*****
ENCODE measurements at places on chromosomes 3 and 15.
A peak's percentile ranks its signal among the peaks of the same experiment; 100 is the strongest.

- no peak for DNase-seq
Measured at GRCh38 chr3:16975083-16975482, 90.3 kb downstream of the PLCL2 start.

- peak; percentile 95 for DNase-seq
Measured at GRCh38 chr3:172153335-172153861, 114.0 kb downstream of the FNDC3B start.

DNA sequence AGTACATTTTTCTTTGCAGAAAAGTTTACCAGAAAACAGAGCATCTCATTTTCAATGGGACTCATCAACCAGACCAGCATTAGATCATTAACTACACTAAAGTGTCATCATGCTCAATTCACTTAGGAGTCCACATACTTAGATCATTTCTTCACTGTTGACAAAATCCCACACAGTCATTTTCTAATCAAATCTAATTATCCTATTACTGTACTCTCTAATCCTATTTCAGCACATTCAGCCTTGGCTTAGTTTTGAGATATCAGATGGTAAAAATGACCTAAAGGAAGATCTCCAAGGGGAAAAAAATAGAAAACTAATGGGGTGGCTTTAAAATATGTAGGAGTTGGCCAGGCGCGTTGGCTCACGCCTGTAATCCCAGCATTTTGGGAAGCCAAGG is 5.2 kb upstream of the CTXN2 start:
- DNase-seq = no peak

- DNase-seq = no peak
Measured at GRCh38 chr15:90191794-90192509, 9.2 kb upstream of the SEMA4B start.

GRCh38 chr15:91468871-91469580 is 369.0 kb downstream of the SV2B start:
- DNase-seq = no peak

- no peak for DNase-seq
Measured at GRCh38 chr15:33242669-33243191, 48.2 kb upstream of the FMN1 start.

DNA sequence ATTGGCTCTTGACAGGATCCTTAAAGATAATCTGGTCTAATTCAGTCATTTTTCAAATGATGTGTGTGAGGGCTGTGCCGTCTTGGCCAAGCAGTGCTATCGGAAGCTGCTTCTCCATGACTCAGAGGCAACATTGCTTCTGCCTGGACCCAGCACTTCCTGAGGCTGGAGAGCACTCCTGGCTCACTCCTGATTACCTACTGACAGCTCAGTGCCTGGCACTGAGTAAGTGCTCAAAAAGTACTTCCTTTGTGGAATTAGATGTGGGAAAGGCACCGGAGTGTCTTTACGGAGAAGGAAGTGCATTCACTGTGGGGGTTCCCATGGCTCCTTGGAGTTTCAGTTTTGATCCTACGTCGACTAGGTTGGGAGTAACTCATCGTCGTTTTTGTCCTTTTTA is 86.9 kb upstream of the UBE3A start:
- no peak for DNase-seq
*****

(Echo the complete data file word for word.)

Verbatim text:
ENCODE measurements at places on chromosomes 3 and 15.
A peak's percentile ranks its signal among the peaks of the same experiment; 100 is the strongest.

- no peak for DNase-seq
Measured at GRCh38 chr3:16975083-16975482, 90.3 kb downstream of the PLCL2 start.

- peak; percentile 95 for DNase-seq
Measured at GRCh38 chr3:172153335-172153861, 114.0 kb downstream of the FNDC3B start.

DNA sequence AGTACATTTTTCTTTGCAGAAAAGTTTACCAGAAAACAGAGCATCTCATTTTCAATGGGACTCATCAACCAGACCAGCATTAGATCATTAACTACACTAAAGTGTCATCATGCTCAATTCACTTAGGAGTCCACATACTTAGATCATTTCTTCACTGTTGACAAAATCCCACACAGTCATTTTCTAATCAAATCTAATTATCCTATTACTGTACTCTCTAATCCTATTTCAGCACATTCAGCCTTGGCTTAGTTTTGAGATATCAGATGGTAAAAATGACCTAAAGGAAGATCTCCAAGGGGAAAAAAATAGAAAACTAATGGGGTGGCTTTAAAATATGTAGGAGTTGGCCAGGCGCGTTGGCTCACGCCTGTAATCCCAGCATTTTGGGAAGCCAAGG is 5.2 kb upstream of the CTXN2 start:
- DNase-seq = no peak

- DNase-seq = no peak
Measured at GRCh38 chr15:90191794-90192509, 9.2 kb upstream of the SEMA4B start.

GRCh38 chr15:91468871-91469580 is 369.0 kb downstream of the SV2B start:
- DNase-seq = no peak

- no peak for DNase-seq
Measured at GRCh38 chr15:33242669-33243191, 48.2 kb upstream of the FMN1 start.

DNA sequence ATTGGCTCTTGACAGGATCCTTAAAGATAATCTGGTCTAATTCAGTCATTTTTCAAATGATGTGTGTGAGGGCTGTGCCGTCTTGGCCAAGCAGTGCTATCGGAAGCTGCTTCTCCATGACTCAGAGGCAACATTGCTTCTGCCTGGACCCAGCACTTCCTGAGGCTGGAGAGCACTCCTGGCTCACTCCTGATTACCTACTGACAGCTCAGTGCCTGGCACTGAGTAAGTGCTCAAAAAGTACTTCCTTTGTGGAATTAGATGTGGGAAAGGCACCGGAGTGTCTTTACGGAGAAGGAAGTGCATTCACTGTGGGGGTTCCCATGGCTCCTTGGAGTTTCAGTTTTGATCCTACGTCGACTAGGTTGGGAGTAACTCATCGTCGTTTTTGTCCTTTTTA is 86.9 kb upstream of the UBE3A start:
- no peak for DNase-seq